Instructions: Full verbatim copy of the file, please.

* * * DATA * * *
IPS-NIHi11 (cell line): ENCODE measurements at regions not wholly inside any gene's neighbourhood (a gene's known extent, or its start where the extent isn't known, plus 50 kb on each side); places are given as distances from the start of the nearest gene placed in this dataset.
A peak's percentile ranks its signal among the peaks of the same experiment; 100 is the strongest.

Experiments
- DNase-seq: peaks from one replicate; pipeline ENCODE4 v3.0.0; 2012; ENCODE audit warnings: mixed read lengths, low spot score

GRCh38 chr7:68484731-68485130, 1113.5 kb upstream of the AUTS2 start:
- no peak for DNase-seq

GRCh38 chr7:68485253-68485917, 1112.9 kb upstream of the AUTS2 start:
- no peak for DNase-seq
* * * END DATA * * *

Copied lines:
IPS-NIHi11 (cell line): ENCODE measurements at regions not wholly inside any gene's neighbourhood (a gene's known extent, or its start where the extent isn't known, plus 50 kb on each side); places are given as distances from the start of the nearest gene placed in this dataset.
A peak's percentile ranks its signal among the peaks of the same experiment; 100 is the strongest.

Experiments
- DNase-seq: peaks from one replicate; pipeline ENCODE4 v3.0.0; 2012; ENCODE audit warnings: mixed read lengths, low spot score

GRCh38 chr7:68484731-68485130, 1113.5 kb upstream of the AUTS2 start:
- no peak for DNase-seq

GRCh38 chr7:68485253-68485917, 1112.9 kb upstream of the AUTS2 start:
- no peak for DNase-seq